(This article was originally published at Simply Statistics, and syndicated at StatsBlogs.)

NSF has realized that the role of Statistics is growing in all areas of science and engineering and has formed a subcommittee to examine the current structure of support of the statistical sciences. As Roger explained in August, the NSF is divided into directorates composed of divisions. Statistics is in the Division of Mathematical Sciences (DMS) within the Directorate for Mathematical and Physical Sciences. Within this division it is a *Disciplinary Research Program* along with Topology, Geometric Analysis, etc.. To statisticians this does not make much sense, and my first thought when asked for recommendations was that we need a proper division. But the committee is seeking out recommendations that

[do] not include renaming of the Division of Mathematical Sciences. Particularly desired are recommendations that can be implemented within the current divisional and directorate structure of NSF; Foundation (NSF) and to provide recommendations for NSF to consider.

This clarification is there because former director Sastry Pantula suggested DMS change names to “Division of Mathematical and **Statistical** Sciences”. The NSF shot down this idea and listed this as one of the reasons:

If the name change attracts more proposals to the Division from the statistics community, this could draw funding away from other subfields

So NSF does not want to take away from the other math programs and this is understandable given the current levels of research funding for Mathematics. But this being the case, I can’t really think of a recommendation other than giving Statistics it’s own division or give data related sciences their own directorate. Increasing support for the statistical sciences means increasing funding. You secure the necessary funding either by asking congress for a bigger budget (good luck with that) or by cutting from other divisions, not just Mathematics. A new division makes sense not only in practice but also in principle because Statistics is not Mathematics.

Statistics is analogous to other disciplines that use mathematics as a fundamental language, like Physics, Engineering, and Computer Science. But like those disciplines, Statistics contributes separate and fundamental scientific knowledge. While the field of applied mathematics tries to explain the world with deterministic equations, Statistics takes a dramatically different approach. In highly complex systems, such as the weather, Mathematicians battle LaPlace’s demon and struggle to explain nature using mathematics derived from first principles. Statisticians accept that deterministic approaches are not always useful and instead develop and rely on random models. These two approaches are both important as demonstrated by the improvements in meteorological predictions achieved once data-driven statistical models were used to compliment deterministic mathematical models.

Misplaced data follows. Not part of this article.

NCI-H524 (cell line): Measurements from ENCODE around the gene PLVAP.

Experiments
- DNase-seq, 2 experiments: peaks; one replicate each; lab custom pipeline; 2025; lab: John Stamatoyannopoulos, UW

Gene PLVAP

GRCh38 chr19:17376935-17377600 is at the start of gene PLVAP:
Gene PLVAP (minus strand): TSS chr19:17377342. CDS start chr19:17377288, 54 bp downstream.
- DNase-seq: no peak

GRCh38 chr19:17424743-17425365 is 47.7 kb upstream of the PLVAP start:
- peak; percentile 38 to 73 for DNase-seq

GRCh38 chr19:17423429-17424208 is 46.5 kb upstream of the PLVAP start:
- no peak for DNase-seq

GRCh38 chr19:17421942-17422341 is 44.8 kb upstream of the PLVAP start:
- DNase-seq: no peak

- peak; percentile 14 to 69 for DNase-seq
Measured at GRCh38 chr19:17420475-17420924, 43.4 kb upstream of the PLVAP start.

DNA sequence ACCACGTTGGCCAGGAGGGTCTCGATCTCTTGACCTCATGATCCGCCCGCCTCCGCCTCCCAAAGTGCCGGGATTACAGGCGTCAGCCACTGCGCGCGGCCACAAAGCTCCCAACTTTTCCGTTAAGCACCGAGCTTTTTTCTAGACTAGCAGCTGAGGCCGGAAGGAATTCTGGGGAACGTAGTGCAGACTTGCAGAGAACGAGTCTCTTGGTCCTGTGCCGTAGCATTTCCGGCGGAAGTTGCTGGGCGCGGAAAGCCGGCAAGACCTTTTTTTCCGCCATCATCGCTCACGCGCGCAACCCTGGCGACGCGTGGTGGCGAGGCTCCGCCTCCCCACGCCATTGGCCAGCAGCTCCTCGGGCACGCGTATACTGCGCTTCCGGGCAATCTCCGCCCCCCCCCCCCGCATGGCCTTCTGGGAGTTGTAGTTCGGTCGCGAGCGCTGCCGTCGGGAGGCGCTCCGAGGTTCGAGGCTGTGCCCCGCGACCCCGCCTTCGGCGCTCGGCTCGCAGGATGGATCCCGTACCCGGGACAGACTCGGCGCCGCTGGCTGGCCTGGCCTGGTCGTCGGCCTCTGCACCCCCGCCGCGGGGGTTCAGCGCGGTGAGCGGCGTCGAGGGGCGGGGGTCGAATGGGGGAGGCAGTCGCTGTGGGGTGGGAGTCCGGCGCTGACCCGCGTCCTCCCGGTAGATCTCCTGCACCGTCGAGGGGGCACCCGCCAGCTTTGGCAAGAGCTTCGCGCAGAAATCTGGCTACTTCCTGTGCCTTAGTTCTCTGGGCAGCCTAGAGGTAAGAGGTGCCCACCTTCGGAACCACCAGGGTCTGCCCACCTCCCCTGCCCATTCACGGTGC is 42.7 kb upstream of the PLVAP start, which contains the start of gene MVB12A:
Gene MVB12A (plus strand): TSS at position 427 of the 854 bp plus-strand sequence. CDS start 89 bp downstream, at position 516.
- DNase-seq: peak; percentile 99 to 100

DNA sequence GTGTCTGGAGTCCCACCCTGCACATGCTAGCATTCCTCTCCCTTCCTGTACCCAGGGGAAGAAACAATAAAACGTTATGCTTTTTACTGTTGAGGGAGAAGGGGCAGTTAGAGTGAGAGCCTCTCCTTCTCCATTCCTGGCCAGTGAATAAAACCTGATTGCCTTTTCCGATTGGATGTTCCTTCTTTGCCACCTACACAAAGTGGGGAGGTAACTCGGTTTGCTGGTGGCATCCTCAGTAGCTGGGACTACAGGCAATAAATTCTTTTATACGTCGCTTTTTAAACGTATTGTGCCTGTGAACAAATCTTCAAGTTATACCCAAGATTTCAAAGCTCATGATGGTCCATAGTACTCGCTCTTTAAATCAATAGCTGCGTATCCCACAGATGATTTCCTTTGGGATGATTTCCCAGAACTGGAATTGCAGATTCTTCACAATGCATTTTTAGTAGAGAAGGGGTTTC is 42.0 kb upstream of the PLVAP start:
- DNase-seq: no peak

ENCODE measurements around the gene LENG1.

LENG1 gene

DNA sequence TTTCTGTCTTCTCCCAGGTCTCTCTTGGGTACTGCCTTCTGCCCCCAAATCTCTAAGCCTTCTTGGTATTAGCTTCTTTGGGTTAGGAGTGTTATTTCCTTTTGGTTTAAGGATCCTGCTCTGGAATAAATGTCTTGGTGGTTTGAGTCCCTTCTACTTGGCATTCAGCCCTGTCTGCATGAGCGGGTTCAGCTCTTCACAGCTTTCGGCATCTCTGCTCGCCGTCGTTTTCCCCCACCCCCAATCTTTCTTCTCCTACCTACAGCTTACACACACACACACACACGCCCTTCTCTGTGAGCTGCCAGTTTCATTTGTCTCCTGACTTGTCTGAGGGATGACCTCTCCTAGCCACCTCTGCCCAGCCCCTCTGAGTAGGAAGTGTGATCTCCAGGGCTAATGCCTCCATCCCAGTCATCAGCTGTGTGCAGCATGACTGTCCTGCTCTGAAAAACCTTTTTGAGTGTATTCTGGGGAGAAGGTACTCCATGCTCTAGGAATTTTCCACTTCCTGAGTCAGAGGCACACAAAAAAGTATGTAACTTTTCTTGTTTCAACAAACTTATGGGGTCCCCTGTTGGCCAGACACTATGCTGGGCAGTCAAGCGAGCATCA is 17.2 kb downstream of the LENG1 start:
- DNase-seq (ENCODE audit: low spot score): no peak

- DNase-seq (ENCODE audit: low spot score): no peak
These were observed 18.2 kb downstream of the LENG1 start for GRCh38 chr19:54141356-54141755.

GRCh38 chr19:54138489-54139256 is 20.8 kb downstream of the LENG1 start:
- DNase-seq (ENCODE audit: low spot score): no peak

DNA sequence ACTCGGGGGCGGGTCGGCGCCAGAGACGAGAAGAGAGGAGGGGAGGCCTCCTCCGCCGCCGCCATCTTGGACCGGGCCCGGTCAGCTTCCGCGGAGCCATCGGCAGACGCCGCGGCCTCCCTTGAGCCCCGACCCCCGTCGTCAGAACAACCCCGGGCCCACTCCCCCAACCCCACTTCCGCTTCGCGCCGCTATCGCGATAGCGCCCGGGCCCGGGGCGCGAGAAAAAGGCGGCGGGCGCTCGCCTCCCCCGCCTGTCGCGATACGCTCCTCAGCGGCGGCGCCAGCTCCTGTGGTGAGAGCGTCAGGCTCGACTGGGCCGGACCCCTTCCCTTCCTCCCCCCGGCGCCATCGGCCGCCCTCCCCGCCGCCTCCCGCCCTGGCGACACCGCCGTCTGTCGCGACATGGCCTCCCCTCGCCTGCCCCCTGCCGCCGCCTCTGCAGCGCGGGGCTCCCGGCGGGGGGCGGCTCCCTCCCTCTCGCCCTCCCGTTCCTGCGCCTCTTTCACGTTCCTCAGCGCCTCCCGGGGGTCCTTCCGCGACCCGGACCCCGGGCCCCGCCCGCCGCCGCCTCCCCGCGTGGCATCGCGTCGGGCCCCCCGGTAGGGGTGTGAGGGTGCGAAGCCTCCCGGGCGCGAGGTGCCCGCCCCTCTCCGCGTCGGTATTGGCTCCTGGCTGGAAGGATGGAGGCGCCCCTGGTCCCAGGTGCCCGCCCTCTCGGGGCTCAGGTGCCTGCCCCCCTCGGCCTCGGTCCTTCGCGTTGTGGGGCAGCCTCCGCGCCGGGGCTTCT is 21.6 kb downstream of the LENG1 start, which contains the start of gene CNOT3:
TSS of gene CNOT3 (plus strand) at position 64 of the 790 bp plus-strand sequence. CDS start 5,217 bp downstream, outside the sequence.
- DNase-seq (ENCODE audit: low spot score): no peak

Although Statisticians rely heavily on theoretical/mathematical thinking, another important distinction from Mathematics is that advances in our field are almost exclusively driven by empirical work. Statistics always starts with a specific, concrete real world problem: we thrive in Pasteur’s quadrant. Important theoretical work that generalizes our solutions always follows. This approach, built mostly by basic researchers, has yielded some of the most useful concepts relied upon by modren science: the p-value, randomization, analysis of variance, regression, the proportional hazards model, causal inference, Bayesian methods, and the Bootstrap, just to name a few examples. These ideas were instrumental in the most important genetic discoveries, improving agriculture, the inception of the empirical social sciences, and revolutionizing medicine via randomized clinical trials. They have also fundamentally changed the way we abstract quantitative problems from real data.

The 21st century brings the era of big data, and distinguishing Statistics from Mathematics becomes more important than ever. Many areas of science are now being driven by new measurement technologies. Insights are being made by discovery-driven, as opposed to hypothesis-driven, experiments. Although testing hypotheses developed theoretically will of course remain important to science, it is inconceivable to think that, just like Leeuwenhoek became the father of microbiology by looking through the microscope without theoretical predictions, the era of big data will enable discoveries that we have not yet even imagined. However, it is naive to think that these new datasets will be free of noise and unwanted variability. Deterministic models alone will almost certainly fail at extracting useful information from these data just like they have failed at predicting complex systems like the weather. The advancement in science during the era of big data that the NSF wants to see will only happen if the field that specializes in making sense of data is properly defined as a separate field from Mathematics and appropriately supported.

**Addendum: **On a related note, NIH just announced that they plan to recruit a new senior scientific position: the Associate Director for Data Science

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